Seattle area family marks 50 years of Moose Camp visits

An unusual, but quite remarkable 50th anniversary was celebrated at Moose Camp Fishing Resort at Rioux Lake on Friday, June 22

Senior members of the Brown family pose for a photograph. Pictured are (l-r) Jeff

Senior members of the Brown family pose for a photograph. Pictured are (l-r) Jeff

An unusual, but quite remarkable 50th anniversary was celebrated at Moose Camp Fishing Resort at Rioux Lake on Friday, June 22. You may not have heard of this place or the Brown family from Seattle and Tacoma in Washington State, but the name Almond Roca is sure to ring a bell with your taste buds. Harry Brown invented this treat, formed the company of Brown and Haley, which has produced it in their Tacoma factory since 1919.

BrownsSocializingFor 50 years members of the Brown family have happily covered the miles from Washington’s largest cities to Moose Camp Fishing Resort, which is 34 km northwest of Clearwater in Tree Farm License 18 (the “Management”) in B.C.’s wilderness. Why do they come? For the fishing, the camaraderie, wildlife, warm welcomes by various resort owners over the years, and the peace and quiet (women came for the first couple of years only!). Did I mention the fishing? Not only do they fish in Rioux Lake, named after the original owner and trapper, but also each day sees them travelling to nearby lakes for finny catches, which are often then released.

Three brothers began this trek, which was to become a tradition, in 1962. One of them, Alvin is 98 years old.  While he felt capable of coming, his wife was in poor health and he did not want to leave her, so Dick Brown, 85 years young, another of the original brothers, was the oldest person in camp this year.  He and his brother Don originally went to High Hume Cabins over the Labor Day weekend, but chats with Fred Tegler on a golf course in Washington introduced Don to Moose Camp.

“We brought our father here too,” Dick told me.  “That means four generations of Browns have come here during the past 50 years.”

Don, a doctor, has since died.  “He was so handsome,” said Carol McNeil, a former owner, showing photos in her aging album. A celebration of his life had been held with a flotilla of boats on Rioux Lake.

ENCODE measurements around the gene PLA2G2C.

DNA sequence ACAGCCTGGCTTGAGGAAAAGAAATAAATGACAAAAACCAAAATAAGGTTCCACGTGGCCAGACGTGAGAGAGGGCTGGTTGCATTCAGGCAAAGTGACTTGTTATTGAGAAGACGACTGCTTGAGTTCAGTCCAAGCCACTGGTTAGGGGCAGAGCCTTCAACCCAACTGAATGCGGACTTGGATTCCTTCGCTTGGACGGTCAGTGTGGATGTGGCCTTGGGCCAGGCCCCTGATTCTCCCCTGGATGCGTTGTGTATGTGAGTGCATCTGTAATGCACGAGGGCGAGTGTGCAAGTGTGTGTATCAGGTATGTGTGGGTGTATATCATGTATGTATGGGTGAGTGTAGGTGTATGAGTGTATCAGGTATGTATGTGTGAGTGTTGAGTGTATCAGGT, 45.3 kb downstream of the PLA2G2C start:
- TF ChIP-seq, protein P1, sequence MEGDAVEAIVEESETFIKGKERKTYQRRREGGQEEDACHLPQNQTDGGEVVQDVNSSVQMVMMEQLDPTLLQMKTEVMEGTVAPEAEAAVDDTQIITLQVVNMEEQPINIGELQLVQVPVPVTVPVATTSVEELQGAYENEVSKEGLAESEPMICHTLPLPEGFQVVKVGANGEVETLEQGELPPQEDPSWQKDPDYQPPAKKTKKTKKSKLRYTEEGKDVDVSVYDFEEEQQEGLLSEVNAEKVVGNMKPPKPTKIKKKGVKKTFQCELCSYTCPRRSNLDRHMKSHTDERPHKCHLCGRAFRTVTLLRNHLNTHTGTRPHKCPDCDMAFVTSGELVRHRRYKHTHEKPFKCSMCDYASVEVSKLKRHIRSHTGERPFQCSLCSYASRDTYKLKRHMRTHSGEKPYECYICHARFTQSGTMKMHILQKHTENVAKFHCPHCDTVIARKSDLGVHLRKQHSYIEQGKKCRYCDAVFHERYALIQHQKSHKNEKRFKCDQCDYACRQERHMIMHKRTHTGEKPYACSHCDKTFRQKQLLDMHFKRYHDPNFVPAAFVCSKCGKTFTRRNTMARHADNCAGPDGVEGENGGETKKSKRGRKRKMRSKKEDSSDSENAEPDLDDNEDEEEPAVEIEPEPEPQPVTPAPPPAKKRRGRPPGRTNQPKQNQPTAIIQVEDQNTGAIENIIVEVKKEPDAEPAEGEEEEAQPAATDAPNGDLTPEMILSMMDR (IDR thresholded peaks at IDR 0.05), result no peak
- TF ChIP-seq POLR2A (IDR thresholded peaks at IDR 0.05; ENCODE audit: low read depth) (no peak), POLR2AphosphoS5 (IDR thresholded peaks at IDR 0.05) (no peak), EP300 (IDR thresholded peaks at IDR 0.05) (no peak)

Tom Brown, Don’s son, was at this celebratory camp as he had been for the first one.

“Our travel was all on horseback in the early days,” he explained. “I’ve been here about 43 times but Dad came more than anyone else for he was often here more than once a year.  No one has been here 50 times, but members of the Brown family have been here for each of those years.”

Avery Cederstrand, the youngest attendee, was celebrating his 16th birthday. “It’s the sixth or seventh time I’ve been here for my birthday,” he stated proudly.

BrownsCarolAlbumFor this anniversary, current owners John and Nonie Meyers pulled out all the stops. All levels of government were notified and impressive certificates and letters expressing appreciation of the loyalty of this family in supporting B.C.’s tourism industry were read out and presented at the luncheon. Two came from the federal government: Cathy McLeod MP for Kamloops-Thompson-Cariboo, and Maxime Bernier, Minister of State (Small Business and Tourism).

“Will these make it easier for us to cross the border?” quipped one of the visitors.

Kevin Krueger, BC Liberal MLA for Kamloops-South Thompson, presented the Brown family with two provincial awards, adding more congratulations on their loyalty as tourists to this province.

John Meyers, owner of Moose Camp Fishing Resort for more than 20 years was not left out. A letter from Pat Bell, B.C.’s Minister of Jobs, Tourism, and Innovation thanked him for his endeavours and hard work.  Mike and Sharon Thain, owners of the resort for five years, came from 108 Mile to see the Browns earlier in the week, in honour of this milestone occasion.

Members of the Brown party, which included three generations, extended family and friends, were each given a commemorative T-shirt. Bold black lettering reads: “The Brown Family – Celebrating 50 years at Moose Camp.”  As all helped themselves to the food tastefully prepared by Sharon Cooluris of Clearwater, Nonie stood near the dining room table holding a swatter. A zz-zap told us each time she prevented a mosquito from joining the line-up.

 

When the formalities were over, the cry went out from the younger set: “Let’s go fishing!” Others settled on a comfortable verandah, and I heard, “Remember when…?” as I was leaving.